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Whether coronary calcification process is correlated with plaque/media shrinkage (PS) remains unclear. The purpose of this study is to assess the relationship between calcification process and PS combining intravascular ultrasound (IVUS) and optical coherence tomography (OCT) from post-procedure to 5-year follow-up in patients treated with Bioresorbable Vascular Scaffolds (BVS).
In 15 patients, anatomic landmarks and radiopaque markers of BVS were used to match OCT and IVUS images for serial analysis. Plaque/media shrinkage (PS) was defined as relative decrease in plaque/media area>5%. The correlation between calcification process and PS was investigated.
Seventy-two grayscale-IVUS, echogenicity-IVUS and OCT pair-matched cross sections in- and out-scaffold segments were matched at baseline and follow-up (in total 432 images). In total, 35 out of the 72 cross sections showed PS, and 37 cross sections showed no PS (non-PS) at 5-year follow-up. PS showed inverse correlation with Δ calcium area on OCT (r=-0.65, p<0.001), Δ calcium arc (r=-0.63, p<0.001), Δ calcium length on OCT (r=-0.67, p<0.001), and Δ calcium arc on IVUS (r=-0.57, p<0.001) respectively. On echogenicity analysis, PS was associated with a decrease in hypoechogenicity (r=0.47, p<0.001). An increase in calcium area was inversely correlated to a decrease in hypoechogenicity (r=-0.40, p<0.001). Interestingly, the increase in calcium area was correlated to an increase in lumen area (r=0.37, p=0.002).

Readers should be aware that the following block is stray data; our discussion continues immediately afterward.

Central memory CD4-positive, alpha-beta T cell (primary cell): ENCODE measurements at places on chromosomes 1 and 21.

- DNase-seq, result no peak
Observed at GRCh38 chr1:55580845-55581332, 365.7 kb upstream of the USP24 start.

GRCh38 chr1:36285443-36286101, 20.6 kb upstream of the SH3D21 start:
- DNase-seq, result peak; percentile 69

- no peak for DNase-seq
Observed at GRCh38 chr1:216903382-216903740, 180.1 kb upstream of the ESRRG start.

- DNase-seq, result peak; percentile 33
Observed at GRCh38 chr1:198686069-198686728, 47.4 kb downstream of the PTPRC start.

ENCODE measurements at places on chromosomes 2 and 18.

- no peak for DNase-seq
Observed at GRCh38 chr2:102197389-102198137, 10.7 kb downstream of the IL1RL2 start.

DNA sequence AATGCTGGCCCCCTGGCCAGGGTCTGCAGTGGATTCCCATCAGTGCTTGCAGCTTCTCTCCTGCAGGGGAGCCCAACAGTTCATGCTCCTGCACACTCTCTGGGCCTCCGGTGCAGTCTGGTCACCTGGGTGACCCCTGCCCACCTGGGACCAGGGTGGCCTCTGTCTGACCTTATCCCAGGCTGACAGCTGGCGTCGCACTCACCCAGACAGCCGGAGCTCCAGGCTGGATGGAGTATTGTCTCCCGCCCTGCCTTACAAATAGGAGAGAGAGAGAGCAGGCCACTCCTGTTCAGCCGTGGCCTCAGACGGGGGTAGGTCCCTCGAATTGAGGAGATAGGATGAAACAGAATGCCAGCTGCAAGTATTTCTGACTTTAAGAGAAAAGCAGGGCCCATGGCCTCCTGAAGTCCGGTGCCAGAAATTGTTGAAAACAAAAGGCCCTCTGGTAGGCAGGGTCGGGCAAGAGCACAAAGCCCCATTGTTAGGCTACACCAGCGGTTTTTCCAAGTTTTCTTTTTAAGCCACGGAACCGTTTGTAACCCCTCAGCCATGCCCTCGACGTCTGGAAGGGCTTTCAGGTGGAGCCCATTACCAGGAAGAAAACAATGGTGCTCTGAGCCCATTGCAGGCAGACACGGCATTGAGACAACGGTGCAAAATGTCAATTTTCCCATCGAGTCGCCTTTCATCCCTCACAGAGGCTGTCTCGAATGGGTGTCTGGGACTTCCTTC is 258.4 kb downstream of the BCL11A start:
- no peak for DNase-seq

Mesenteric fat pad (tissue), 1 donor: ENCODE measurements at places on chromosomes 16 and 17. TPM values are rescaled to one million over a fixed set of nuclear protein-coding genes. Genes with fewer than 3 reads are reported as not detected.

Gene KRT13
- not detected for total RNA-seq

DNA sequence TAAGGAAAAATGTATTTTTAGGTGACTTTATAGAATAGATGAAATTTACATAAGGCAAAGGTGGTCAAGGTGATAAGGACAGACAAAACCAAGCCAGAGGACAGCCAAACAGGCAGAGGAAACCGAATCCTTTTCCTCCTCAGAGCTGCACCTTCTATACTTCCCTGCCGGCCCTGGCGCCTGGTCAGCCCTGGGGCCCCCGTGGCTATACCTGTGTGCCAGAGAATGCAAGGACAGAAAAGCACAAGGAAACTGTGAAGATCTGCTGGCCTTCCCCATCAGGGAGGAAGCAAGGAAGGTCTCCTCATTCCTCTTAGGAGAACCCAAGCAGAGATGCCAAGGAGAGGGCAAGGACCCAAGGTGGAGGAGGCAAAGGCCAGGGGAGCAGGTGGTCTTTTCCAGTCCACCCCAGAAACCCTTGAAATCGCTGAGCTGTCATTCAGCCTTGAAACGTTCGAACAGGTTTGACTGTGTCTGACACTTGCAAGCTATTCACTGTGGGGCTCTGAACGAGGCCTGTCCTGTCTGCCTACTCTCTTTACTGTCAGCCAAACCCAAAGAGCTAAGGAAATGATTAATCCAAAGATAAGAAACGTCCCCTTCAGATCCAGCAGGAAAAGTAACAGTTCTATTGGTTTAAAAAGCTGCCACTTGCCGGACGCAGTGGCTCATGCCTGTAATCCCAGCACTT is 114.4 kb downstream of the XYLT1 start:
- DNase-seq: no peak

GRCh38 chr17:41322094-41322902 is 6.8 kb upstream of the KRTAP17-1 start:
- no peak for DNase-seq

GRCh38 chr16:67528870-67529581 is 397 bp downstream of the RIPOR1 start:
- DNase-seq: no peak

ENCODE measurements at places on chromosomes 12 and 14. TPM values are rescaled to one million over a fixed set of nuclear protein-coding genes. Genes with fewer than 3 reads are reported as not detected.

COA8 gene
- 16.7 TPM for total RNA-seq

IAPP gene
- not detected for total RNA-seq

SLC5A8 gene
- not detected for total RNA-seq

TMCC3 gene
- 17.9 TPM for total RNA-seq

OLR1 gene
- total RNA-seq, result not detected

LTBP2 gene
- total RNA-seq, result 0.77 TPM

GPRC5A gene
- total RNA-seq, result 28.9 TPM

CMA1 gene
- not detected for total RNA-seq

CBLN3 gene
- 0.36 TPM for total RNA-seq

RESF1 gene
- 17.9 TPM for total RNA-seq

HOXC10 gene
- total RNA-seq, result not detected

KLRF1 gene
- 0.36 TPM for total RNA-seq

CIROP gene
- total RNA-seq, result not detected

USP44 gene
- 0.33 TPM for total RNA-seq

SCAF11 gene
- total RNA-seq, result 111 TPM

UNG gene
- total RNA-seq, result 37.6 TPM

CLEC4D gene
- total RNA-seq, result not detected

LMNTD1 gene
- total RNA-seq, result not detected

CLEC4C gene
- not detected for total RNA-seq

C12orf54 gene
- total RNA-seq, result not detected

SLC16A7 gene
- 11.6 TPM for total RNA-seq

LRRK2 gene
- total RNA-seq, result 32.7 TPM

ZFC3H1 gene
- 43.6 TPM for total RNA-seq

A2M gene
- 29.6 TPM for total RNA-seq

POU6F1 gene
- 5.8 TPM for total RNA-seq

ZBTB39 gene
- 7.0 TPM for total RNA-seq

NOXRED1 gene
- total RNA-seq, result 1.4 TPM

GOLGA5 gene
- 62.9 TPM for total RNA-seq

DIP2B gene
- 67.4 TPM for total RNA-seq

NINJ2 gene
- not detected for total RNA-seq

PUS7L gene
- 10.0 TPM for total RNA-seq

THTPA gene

Calcification process is correlated counterintuitively with plaque/media shrinkage, hypoechogenic tissue decrease and lumen enlargement. Combining IVUS and OCT provides a unique method to assess the correlation between calcification process and plaque/media shrinkage.